prefix-set bogons { or-longer		# 'this' network [RFC1122] or-longer		# private space [RFC1918] or-longer		# CGN Shared [RFC6598] or-longer		# localhost [RFC1122] or-longer	# link local [RFC3927] or-longer		# private space [RFC1918] or-longer		# TEST-NET-1 [RFC5737] or-longer	# 6to4 anycast relay [RFC7526] or-longer	# private space [RFC1918] or-longer		# benchmarking [RFC2544] or-longer	# TEST-NET-2 [RFC5737] or-longer	# TEST-NET-3 [RFC5737] or-longer		# multicast or-longer		# reserved for future use
	::/8 or-longer			# RFC 4291 IPv4-compatible, loopback, et al
	0100::/64 or-longer		# Discard-Only [RFC6666]
	2001:2::/48 or-longer		# BMWG [RFC5180]
	2001:10::/28 or-longer		# ORCHID [RFC4843]
	2001:db8::/32 or-longer		# docu range [RFC3849]
	2002::/16 or-longer		# 6to4 anycast relay [RFC7526]
	3ffe::/16 or-longer		# old 6bone
	fc00::/7 or-longer		# unique local unicast
	fe80::/10 or-longer		# link local unicast
	fec0::/10 or-longer		# old site local unicast
	ff00::/8 or-longer		# multicast

# Generate routes for the networks our ASN will originate.
# The communities (read 'tags') are later used to match on what
# is announced to EBGP neighbors
network prefix-set mynetworks set large-community $ASN:1:1

# upstream providers
group "upstreams" {
	neighbor {
		remote-as 64515
		descr "Vultr"
		announce IPv4 unicast
		tcp md5sig password $PASSWORD
		multihop 2
		local-address $INSTANCE_IP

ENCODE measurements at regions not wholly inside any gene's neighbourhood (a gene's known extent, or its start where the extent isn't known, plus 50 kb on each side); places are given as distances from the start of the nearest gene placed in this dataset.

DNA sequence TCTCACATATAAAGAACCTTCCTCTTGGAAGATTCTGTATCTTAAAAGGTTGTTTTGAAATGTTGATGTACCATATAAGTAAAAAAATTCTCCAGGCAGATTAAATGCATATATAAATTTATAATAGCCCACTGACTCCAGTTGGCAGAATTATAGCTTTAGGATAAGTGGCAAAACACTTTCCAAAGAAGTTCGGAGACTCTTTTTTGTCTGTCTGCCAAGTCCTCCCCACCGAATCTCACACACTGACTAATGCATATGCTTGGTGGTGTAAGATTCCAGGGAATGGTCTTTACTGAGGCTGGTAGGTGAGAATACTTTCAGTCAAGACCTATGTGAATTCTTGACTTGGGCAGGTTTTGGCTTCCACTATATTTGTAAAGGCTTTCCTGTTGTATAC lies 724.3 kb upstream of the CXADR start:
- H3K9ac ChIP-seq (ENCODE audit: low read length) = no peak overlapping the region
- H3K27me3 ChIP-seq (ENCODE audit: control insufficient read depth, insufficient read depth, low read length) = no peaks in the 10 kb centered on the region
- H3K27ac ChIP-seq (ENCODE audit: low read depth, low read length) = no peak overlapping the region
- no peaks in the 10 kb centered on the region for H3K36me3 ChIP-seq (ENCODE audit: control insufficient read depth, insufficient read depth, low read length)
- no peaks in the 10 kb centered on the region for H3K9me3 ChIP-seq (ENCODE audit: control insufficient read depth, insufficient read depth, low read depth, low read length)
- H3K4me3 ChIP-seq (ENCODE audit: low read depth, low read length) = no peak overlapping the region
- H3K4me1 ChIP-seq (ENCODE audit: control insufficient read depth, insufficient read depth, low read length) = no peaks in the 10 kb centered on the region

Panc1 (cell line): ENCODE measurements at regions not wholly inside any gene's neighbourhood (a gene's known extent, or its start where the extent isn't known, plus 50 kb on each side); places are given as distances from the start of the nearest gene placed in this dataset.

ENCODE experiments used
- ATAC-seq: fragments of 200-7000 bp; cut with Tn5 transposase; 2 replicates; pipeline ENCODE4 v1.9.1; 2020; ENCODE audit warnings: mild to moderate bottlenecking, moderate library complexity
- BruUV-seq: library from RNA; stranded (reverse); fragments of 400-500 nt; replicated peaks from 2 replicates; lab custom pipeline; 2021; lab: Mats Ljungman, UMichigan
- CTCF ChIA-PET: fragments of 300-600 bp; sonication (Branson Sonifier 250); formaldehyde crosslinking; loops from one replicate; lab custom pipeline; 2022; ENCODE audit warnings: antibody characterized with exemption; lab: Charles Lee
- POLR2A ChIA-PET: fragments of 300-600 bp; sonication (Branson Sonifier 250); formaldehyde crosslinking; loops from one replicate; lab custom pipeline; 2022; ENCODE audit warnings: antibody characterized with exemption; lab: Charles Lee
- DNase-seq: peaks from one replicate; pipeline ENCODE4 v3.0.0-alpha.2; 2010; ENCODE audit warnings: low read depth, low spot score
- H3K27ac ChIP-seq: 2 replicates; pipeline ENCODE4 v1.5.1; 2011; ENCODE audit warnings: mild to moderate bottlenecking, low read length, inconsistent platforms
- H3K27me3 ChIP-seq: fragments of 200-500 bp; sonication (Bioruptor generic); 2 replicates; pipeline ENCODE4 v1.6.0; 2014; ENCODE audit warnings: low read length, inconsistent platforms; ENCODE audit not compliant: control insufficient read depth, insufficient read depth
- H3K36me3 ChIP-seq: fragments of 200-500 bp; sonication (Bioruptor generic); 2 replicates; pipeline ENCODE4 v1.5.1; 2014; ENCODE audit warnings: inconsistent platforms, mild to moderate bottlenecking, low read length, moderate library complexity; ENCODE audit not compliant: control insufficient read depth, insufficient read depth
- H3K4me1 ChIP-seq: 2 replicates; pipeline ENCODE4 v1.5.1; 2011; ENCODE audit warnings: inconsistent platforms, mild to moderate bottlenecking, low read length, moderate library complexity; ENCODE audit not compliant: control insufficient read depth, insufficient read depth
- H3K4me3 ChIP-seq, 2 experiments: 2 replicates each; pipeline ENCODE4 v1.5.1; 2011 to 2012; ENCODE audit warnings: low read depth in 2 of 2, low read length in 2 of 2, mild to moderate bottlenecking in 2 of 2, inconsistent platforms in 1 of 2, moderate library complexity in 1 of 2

### for simple BGP setups, no editing below this line is required ###

# Outbound EBGP: only allow self originated networks to ebgp peers
# Don't leak any routes from upstream or peering sessions. This is done
# by checking for routes that are tagged with the large-community $ASN:1:1
allow to ebgp prefix-set mynetworks large-community $ASN:1:1

# deny more-specifics of our own originated prefixes
deny quick from ebgp prefix-set mynetworks or-longer

# IBGP: allow all updates to and from our IBGP neighbors
allow from ibgp
allow to ibgp

# Scrub normal and large communities relevant to our ASN from EBGP neighbors
# https://tools.ietf.org/html/rfc7454#section-11
match from ebgp set { large-community delete $ASN:*:* }

# filter out prefixes longer than 24 or shorter than 8 bits for IPv4
# and longer than 48 or shorter than 16 bits for IPv6.
allow from any inet prefixlen 8 - 24
allow from any inet6 prefixlen 16 - 48

# Honor requests to gracefully shutdown BGP sessions
# https://tools.ietf.org/html/rfc8326
match from any community GRACEFUL_SHUTDOWN set { localpref 0 }

deny quick from any prefix-set bogons

# deny RPKI invalid, built by rpki-client(8), see root crontab
deny quick from ebgp ovs invalid

# filter bogon AS numbers
# AS_TRANS (23456) is not supposed to show up in any path and indicates a
# misconfiguration. Additionally Private or Reserved ASNs have no place in
# the public DFZ. https://www.iana.org/assignments/as-numbers/as-numbers.xhtml
deny quick from any AS 23456
deny quick from any AS 64496 - 131071
deny quick from any AS 4200000000 - 4294967295

# filter out too long paths
deny from any max-as-len 100

There is quite a lot to this file, but the comments explain what is going on. The ASN is your private ASN found on the BGP tab of your instance. The password (hunter2 in this example) will be found there as well. INSTANCE_IP should be changed on each instance that will be part of this group. The FLOATING_IP will remain the same on all instances, because we want everything announcing one IP address.

We're only announcing that floating IP, and our only neighbor is Vultr. The neighbor section will configure that session with our password. The rest of the file is essentially just the default rules, which filter some incorrect ASNs and prefixes. You could get more or less aggressive here if you like. I'm just leaving it as-is.